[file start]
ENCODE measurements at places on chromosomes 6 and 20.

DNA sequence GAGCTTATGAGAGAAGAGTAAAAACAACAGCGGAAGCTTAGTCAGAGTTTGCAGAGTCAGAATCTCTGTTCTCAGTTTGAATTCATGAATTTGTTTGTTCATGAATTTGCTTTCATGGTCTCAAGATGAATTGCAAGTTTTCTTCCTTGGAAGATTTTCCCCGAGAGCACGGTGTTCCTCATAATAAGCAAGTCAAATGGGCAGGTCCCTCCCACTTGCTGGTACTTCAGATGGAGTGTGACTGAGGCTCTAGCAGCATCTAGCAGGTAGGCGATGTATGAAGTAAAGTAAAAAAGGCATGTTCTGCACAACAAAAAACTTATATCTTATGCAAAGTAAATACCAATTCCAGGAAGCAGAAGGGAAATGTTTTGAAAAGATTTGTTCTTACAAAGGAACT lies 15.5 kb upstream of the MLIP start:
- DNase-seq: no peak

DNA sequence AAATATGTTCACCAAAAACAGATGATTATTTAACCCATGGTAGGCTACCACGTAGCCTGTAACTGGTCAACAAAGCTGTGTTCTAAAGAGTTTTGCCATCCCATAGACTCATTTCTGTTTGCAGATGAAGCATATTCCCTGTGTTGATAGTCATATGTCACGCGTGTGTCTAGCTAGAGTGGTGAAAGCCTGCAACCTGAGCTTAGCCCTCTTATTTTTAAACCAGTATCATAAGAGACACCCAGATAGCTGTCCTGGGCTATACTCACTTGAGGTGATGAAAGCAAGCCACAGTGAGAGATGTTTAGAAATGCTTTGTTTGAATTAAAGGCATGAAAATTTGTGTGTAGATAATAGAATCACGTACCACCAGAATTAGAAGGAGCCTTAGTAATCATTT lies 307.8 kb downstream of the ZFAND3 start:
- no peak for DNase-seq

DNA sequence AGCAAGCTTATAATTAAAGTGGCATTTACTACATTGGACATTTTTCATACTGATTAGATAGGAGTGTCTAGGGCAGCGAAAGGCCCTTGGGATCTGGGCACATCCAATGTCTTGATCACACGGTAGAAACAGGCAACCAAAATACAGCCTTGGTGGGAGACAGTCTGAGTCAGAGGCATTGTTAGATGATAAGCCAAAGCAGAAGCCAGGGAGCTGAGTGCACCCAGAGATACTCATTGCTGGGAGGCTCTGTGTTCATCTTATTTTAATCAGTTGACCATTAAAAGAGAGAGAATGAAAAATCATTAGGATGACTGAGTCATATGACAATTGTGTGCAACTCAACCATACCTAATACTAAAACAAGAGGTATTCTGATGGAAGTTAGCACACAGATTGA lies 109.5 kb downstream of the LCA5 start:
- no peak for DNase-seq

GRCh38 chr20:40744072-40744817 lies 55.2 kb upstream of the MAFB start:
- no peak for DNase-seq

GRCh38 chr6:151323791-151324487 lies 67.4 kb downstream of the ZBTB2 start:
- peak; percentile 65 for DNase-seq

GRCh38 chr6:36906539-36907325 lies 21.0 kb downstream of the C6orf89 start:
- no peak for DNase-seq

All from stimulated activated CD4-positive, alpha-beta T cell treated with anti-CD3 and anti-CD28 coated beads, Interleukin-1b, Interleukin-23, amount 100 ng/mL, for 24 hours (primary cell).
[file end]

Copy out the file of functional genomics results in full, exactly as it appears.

ENCODE measurements at places on chromosomes 6 and 20.

DNA sequence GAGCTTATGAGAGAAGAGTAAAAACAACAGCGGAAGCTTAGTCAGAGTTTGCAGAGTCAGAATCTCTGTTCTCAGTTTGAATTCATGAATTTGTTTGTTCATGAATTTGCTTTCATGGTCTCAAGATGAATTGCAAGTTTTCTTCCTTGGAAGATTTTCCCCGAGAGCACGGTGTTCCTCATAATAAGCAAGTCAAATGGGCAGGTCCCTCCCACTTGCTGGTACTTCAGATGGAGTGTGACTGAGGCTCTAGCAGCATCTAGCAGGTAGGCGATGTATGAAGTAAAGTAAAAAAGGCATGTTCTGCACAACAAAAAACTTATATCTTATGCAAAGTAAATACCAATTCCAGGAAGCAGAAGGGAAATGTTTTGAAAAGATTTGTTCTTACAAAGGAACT lies 15.5 kb upstream of the MLIP start:
- DNase-seq: no peak

DNA sequence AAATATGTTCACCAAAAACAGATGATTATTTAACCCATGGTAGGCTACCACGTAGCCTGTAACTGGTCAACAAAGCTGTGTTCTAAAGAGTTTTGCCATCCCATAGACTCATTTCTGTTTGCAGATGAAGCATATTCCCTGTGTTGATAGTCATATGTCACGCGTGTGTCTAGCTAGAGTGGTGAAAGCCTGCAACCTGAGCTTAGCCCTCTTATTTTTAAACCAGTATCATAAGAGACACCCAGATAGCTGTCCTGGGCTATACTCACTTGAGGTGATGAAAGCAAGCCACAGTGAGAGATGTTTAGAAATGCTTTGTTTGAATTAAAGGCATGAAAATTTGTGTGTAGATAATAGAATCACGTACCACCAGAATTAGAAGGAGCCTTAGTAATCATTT lies 307.8 kb downstream of the ZFAND3 start:
- no peak for DNase-seq

DNA sequence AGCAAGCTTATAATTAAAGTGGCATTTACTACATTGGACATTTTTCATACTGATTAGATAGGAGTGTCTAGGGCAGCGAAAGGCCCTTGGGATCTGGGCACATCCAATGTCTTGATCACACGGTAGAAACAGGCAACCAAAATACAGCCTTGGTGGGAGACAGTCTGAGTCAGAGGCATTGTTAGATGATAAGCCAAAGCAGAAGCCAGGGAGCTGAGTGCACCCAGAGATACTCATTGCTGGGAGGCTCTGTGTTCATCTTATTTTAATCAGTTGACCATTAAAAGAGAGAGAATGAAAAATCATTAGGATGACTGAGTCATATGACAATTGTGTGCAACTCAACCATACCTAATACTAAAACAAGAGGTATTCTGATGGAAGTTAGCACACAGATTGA lies 109.5 kb downstream of the LCA5 start:
- no peak for DNase-seq

GRCh38 chr20:40744072-40744817 lies 55.2 kb upstream of the MAFB start:
- no peak for DNase-seq

GRCh38 chr6:151323791-151324487 lies 67.4 kb downstream of the ZBTB2 start:
- peak; percentile 65 for DNase-seq

GRCh38 chr6:36906539-36907325 lies 21.0 kb downstream of the C6orf89 start:
- no peak for DNase-seq

All from stimulated activated CD4-positive, alpha-beta T cell treated with anti-CD3 and anti-CD28 coated beads, Interleukin-1b, Interleukin-23, amount 100 ng/mL, for 24 hours (primary cell).